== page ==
On the Virtual Frontier: The Infantry Immersion Trainer

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In October 2007 at Marine Corps Base Camp Pendleton, Richard Schaffer and a team of Lockheed Martin engineers were preparing Infantry Immersion Trainer (IIT) software for final installation. The IIT, a virtual training ground designed to simulate the sounds, smells, and experience of urban combat, re-created a highly realistic environment where soldiers could experience what lay ahead of them in Iraq.

While testing the new mixed-reality software, the Lockheed Martin team was surprised when Marines approached and told them they would have to evacuate. “The range safety tower’s burned down,” they said. This was no simulation. Nearby, the 2007 California wildfires were raging, filling the air with smoke and ash. Previously, the fire had crossed Interstate 5, preventing Schaffer and his team from getting to work that morning. Now it was endangering Camp Pendleton itself. In spite of this natural disaster, in which seven counties were declared disaster areas, firefighters contained the blaze and Schaffer and his team returned to work. Once the software integrations were complete, the IIT was up and running.

Building a Better Virtual World
The IIT was housed in an old tomato packing plant, its concrete floors and sparse walls transformed into a re-creation of a modern urban combat environment, including a marketplace and several homes. Based partially on the experiences of Marines in Fallujah and Basra, this virtual frontier is no video game. It offers not only hands-on combat tactics training, but an immersive experience that readies trainees for the emotional pressures of experiencing combat.

Schaffer’s team previously lent their expertise to VIRtual Technologies and Environments (VIRTE), a six-year Office of Naval Research (ONR) program. When the I Marine Expeditionary Force wanted a new type of infantry simulator to prepare Marines deploying to Iraq, they reached out to ONR for assistance.  ONR brought in Lockheed Martin to build on the advances of VIRTE. IIT creates a “mixed reality” scenario that includes auditory signals, computer generated enemy avatars, live role players, and physical props. Trainees can react to an environment of sights, sounds, and smells, as well as work together in a way that was consistent with their training, and with how they would be asked to work on the ground in a combat situation.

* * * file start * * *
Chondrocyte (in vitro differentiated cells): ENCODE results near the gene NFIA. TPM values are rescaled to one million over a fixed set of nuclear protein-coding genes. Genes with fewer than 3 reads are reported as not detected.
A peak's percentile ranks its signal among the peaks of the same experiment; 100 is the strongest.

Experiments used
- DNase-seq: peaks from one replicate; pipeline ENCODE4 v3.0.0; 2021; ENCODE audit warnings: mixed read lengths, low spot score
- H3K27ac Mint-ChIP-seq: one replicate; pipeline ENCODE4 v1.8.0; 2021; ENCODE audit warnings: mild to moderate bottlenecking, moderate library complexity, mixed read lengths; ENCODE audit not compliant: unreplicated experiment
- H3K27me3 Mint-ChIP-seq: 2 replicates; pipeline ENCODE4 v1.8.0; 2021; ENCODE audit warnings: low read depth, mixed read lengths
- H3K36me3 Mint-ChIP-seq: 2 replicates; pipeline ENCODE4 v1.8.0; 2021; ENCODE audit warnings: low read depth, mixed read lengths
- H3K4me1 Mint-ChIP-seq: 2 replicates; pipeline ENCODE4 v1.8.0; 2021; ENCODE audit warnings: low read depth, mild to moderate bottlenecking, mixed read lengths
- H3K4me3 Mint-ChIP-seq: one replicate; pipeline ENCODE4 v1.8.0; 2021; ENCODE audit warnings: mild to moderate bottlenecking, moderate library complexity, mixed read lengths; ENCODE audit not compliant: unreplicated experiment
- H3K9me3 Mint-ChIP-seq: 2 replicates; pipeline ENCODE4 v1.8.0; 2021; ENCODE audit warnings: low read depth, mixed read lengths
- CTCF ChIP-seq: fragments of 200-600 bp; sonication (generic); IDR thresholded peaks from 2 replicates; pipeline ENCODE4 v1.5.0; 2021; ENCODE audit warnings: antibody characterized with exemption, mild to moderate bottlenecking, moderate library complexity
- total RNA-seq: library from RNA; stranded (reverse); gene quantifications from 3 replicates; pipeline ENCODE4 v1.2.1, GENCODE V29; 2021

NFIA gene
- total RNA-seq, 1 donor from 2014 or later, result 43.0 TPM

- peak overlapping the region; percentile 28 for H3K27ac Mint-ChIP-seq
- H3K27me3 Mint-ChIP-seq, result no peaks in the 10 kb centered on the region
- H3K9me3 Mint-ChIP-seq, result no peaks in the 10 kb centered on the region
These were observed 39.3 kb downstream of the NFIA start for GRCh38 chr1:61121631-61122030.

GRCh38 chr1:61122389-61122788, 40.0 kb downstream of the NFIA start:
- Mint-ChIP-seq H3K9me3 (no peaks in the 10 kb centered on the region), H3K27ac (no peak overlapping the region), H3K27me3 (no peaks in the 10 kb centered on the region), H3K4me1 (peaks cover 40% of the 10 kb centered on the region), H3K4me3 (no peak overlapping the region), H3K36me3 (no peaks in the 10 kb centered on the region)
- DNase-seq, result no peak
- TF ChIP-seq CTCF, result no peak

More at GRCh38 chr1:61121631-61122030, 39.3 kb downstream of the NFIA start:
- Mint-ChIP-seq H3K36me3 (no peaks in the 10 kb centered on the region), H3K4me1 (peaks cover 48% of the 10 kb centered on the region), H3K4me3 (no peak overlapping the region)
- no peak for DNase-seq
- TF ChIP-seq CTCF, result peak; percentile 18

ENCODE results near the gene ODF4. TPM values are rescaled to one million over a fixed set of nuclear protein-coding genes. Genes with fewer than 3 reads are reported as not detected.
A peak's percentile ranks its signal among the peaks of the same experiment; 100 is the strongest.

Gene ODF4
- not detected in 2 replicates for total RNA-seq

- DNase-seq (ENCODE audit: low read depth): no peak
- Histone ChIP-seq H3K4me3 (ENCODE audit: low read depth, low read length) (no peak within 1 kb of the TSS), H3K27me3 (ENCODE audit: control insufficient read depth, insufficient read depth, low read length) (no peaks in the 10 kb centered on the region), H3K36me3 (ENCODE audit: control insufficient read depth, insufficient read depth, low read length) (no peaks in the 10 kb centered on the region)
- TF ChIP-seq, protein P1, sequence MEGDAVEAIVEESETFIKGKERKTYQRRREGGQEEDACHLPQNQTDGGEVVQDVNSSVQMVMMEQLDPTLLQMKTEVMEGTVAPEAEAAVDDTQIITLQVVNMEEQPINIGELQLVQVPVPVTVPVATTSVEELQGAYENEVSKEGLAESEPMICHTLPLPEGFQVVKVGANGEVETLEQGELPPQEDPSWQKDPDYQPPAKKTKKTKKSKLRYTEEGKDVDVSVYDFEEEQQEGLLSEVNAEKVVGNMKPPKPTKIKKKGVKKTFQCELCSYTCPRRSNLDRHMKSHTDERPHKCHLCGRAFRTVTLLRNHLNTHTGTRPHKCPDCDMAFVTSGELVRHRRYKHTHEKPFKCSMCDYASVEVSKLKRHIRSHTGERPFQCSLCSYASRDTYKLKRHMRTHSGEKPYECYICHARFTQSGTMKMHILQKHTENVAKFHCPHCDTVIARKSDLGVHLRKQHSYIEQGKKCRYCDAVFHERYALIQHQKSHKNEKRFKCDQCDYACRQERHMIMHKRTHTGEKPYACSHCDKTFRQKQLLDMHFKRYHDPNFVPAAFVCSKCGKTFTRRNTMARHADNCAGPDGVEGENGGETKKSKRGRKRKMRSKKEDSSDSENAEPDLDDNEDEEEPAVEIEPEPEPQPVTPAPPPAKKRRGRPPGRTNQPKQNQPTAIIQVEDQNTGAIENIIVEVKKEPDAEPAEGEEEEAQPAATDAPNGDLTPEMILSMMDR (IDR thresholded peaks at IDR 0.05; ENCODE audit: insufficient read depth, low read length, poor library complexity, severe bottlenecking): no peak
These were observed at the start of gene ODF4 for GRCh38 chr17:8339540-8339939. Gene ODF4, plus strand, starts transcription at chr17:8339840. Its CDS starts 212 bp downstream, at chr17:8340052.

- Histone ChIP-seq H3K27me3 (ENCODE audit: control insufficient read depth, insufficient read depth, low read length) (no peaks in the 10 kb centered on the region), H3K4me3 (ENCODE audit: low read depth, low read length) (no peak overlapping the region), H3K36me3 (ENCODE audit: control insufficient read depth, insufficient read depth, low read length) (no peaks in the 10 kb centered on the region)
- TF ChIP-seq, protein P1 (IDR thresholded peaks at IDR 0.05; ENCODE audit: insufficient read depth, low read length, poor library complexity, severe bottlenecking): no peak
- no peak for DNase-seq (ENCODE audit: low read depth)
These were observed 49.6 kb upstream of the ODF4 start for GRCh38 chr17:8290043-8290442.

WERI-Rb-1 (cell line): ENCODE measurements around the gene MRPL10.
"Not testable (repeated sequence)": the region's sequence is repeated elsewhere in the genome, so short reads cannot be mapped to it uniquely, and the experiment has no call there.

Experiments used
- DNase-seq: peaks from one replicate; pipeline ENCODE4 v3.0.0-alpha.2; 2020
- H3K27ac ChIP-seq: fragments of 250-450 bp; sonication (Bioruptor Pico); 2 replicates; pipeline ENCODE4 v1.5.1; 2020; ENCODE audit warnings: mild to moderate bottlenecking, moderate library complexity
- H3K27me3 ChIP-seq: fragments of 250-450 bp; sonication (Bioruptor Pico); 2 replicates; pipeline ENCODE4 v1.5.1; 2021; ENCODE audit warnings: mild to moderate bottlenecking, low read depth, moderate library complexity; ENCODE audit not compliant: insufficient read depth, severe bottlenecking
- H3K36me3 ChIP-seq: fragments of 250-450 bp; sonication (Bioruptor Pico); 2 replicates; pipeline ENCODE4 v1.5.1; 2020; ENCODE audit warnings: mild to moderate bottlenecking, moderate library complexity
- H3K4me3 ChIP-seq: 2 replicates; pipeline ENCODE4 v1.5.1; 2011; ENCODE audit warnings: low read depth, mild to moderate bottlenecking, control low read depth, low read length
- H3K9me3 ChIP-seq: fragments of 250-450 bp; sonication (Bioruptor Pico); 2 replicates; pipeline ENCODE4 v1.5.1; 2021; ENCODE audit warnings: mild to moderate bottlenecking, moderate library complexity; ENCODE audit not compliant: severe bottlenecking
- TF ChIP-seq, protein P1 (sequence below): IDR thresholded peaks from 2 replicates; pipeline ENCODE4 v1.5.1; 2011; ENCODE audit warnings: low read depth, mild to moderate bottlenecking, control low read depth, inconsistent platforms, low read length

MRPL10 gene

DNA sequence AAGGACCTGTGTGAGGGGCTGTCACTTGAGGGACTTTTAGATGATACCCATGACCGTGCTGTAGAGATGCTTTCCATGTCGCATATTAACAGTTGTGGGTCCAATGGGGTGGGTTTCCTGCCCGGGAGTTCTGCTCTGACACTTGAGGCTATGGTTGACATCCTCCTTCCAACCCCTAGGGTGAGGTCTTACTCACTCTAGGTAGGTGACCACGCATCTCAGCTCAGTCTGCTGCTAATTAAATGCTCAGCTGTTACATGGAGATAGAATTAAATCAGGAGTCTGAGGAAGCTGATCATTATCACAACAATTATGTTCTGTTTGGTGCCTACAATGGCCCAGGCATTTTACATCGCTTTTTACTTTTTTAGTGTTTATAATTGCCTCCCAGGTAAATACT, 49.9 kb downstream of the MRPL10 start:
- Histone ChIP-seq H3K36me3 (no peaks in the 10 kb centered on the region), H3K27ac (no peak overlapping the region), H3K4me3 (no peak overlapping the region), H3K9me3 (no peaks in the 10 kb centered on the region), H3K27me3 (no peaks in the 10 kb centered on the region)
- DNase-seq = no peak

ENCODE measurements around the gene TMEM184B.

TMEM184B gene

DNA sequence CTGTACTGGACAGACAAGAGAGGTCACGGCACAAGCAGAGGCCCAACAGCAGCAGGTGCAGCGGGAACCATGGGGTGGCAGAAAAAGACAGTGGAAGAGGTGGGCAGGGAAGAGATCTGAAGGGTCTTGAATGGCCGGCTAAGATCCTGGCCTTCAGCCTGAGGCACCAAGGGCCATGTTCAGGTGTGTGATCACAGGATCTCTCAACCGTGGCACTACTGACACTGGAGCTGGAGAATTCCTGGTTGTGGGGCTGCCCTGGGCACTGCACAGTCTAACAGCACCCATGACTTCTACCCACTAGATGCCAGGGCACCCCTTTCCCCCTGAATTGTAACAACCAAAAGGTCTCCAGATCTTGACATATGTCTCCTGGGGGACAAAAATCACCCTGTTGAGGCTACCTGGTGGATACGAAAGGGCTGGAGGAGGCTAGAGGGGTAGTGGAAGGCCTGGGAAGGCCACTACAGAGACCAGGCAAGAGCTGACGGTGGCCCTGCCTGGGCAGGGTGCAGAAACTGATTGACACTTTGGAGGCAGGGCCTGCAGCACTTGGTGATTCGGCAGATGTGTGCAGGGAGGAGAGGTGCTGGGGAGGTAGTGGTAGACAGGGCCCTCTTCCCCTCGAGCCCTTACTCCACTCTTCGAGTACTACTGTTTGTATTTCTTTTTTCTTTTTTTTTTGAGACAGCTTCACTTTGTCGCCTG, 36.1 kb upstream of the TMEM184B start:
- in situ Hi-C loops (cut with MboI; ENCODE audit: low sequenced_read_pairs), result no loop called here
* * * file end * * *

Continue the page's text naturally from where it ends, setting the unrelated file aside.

The IIT received wide acclaim and was required as part of all West Coast Marines pre-deployment training. More than 30,000 Marines have been trained at the original IIT to date.

Superior Training That’s Cost Effective
IIT continues to improve. Digital avatars are being updated to respond to trainees’ actions and voice commands, and similar training facilities have been built in Hawaii and North Carolina. By automating avatar responses, the IIT can be more easily re-created at other training areas. These virtual frontiers lower costs and increase effectiveness of training, resulting in soldiers being better equipped to react well in combat situations.

In 2010, the National Training & Simulation Association both awarded Richard Schaffer the Lifetime Achievement Award for Outstanding Achievement in Modeling and Simulation and unanimously selected him for the overall Governor’s Award for Excellence in Modeling and Simulation.

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Sources and Additional Reading

highlights
  • The IIT, a virtual training ground designed to simulate the sounds, smells, and experience of urban combat, re-created a highly realistic environment where soldiers could experience what lay ahead of them in Iraq.
  • The IIT received wide acclaim and was required as part of all West Coast Marines pre-deployment training. More than 30,000 Marines have been trained at the original IIT to date.
  • IIT continues to improve. Digital avatars are being updated to respond to trainees’ actions and voice commands, and similar training facilities have been built in Hawaii and North Carolina.

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